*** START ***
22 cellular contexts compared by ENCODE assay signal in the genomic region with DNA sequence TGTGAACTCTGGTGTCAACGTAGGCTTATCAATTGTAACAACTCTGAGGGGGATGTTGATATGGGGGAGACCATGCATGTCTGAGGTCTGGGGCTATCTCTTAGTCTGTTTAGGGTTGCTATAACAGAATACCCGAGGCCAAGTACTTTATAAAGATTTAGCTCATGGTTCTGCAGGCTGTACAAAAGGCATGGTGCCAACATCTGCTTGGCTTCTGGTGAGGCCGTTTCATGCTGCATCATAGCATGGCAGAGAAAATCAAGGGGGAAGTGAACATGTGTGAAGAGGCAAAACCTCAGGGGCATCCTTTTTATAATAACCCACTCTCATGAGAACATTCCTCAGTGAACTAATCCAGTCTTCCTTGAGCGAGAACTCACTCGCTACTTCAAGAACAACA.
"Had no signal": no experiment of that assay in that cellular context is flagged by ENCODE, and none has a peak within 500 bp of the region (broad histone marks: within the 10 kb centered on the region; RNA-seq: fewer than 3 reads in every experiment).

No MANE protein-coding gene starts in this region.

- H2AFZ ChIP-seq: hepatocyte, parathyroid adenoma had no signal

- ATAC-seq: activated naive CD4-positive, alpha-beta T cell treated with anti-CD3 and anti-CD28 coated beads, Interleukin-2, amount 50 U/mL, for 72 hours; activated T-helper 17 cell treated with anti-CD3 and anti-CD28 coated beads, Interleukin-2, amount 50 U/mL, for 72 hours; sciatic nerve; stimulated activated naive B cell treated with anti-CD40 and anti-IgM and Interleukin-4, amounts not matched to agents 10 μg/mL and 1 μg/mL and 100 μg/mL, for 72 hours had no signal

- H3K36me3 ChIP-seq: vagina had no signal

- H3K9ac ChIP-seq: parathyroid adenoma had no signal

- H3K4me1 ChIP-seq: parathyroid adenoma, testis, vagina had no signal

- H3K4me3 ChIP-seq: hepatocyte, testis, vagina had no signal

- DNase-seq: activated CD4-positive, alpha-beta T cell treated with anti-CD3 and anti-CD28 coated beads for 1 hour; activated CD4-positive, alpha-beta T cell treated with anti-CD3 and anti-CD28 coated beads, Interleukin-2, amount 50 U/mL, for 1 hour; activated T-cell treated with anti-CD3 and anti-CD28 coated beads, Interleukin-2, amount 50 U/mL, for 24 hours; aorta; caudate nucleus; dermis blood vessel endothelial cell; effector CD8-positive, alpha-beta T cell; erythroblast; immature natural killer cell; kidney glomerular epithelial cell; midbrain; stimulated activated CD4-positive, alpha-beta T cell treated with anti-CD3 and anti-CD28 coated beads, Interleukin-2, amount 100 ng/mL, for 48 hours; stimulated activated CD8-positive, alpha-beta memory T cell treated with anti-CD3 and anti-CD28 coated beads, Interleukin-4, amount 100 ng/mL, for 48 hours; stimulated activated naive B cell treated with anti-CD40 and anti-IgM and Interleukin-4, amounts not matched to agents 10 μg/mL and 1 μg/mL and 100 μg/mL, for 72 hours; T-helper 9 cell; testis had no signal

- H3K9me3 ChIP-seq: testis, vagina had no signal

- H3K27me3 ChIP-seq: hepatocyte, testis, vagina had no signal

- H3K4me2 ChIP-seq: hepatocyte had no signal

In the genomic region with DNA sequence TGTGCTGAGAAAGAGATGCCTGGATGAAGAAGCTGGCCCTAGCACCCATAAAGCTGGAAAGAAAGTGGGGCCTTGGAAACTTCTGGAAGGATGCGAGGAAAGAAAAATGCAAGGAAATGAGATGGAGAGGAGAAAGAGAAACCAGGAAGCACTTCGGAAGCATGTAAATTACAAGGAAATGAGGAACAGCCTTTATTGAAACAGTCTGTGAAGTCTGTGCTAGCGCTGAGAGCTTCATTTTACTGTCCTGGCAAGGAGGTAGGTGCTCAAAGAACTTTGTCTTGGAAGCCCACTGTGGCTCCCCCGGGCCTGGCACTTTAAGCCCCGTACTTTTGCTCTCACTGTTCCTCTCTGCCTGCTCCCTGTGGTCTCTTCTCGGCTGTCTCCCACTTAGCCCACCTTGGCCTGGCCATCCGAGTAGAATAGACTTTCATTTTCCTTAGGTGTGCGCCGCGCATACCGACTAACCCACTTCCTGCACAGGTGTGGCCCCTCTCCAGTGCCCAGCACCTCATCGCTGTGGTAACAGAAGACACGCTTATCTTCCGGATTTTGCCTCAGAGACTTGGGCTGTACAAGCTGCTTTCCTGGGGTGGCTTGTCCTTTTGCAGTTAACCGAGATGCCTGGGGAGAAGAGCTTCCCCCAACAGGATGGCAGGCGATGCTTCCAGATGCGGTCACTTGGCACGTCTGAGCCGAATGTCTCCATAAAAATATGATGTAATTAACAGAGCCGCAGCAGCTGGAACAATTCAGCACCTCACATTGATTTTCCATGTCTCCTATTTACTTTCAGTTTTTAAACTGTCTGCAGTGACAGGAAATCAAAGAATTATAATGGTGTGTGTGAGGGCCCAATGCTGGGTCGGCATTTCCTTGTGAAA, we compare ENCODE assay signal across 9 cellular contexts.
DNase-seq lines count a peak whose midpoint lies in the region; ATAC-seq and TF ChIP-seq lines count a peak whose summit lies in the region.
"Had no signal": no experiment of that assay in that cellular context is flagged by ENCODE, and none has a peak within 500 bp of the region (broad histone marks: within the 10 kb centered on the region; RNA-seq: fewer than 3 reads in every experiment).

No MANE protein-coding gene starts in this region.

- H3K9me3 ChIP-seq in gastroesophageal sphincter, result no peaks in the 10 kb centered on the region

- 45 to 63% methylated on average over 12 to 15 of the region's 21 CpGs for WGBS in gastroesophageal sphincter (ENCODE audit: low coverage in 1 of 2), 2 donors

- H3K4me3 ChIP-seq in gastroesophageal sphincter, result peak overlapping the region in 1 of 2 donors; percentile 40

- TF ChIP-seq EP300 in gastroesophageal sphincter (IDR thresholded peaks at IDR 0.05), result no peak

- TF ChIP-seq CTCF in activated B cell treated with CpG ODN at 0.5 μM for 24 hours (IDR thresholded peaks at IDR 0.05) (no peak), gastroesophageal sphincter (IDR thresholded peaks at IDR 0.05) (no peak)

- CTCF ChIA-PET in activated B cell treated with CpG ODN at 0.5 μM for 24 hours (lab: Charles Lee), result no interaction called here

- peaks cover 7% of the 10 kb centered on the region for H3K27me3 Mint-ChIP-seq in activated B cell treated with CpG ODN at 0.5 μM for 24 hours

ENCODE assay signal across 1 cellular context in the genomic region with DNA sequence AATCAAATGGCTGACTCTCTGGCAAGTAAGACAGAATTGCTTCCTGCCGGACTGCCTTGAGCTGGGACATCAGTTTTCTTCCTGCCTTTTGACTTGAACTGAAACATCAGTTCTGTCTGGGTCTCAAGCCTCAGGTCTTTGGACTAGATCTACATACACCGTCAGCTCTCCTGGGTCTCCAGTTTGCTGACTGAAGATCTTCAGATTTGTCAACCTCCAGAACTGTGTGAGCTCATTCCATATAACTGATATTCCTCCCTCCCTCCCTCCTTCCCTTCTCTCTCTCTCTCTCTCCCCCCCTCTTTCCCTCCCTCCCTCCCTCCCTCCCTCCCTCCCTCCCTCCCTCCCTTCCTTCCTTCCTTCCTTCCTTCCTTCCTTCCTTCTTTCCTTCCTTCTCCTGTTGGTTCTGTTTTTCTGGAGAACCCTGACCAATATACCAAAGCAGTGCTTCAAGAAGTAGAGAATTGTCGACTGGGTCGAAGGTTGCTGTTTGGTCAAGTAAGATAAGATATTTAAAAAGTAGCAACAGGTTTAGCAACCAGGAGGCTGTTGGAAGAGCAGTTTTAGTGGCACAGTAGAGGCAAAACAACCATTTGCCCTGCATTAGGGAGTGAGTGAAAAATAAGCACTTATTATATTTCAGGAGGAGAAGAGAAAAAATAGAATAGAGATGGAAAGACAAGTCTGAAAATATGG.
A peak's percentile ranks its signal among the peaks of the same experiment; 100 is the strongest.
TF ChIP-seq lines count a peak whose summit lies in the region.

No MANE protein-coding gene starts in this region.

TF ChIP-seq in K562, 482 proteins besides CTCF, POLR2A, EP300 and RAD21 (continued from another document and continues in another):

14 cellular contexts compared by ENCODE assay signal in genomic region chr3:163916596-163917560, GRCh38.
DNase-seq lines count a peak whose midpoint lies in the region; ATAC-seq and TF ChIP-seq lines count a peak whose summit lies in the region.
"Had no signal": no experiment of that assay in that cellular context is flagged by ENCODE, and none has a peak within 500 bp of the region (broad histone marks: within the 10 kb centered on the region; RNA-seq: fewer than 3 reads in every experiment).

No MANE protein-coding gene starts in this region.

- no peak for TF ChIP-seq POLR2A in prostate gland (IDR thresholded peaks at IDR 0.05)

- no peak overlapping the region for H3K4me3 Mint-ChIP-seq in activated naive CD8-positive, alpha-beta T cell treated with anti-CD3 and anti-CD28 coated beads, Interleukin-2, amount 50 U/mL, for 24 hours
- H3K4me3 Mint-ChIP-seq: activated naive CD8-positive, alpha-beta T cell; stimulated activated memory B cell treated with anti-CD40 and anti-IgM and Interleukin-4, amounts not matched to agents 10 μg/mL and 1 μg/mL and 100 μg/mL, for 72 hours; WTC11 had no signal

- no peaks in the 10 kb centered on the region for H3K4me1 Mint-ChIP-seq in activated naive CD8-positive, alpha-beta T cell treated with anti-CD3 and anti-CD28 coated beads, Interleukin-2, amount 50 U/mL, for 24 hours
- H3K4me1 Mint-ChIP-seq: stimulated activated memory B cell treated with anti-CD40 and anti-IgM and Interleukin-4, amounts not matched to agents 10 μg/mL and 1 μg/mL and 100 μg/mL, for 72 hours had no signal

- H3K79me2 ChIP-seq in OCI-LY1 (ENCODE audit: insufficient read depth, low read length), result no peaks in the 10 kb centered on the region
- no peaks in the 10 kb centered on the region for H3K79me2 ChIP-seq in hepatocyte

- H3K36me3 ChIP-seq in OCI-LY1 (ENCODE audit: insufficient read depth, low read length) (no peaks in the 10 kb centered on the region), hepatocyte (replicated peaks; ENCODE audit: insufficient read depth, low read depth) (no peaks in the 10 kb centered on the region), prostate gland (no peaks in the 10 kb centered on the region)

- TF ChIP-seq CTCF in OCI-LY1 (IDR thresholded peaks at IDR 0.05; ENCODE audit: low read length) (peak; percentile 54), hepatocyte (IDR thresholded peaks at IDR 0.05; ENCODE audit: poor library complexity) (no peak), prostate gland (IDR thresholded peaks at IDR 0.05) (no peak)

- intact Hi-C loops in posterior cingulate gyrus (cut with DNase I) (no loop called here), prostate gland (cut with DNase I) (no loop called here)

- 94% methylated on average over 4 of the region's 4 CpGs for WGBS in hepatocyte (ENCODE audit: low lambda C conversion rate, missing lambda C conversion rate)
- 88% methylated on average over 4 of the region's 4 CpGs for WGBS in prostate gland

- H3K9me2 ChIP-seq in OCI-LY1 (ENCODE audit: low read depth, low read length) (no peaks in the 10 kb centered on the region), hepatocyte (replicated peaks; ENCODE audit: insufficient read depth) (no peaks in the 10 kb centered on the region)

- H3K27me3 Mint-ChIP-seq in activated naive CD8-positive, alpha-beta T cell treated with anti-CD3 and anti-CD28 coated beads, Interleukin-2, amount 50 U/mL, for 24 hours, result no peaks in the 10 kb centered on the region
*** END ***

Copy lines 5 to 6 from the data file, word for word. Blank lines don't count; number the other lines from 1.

- ATAC-seq: activated naive CD4-positive, alpha-beta T cell treated with anti-CD3 and anti-CD28 coated beads, Interleukin-2, amount 50 U/mL, for 72 hours; activated T-helper 17 cell treated with anti-CD3 and anti-CD28 coated beads, Interleukin-2, amount 50 U/mL, for 72 hours; sciatic nerve; stimulated activated naive B cell treated with anti-CD40 and anti-IgM and Interleukin-4, amounts not matched to agents 10 μg/mL and 1 μg/mL and 100 μg/mL, for 72 hours had no signal

- H3K36me3 ChIP-seq: vagina had no signal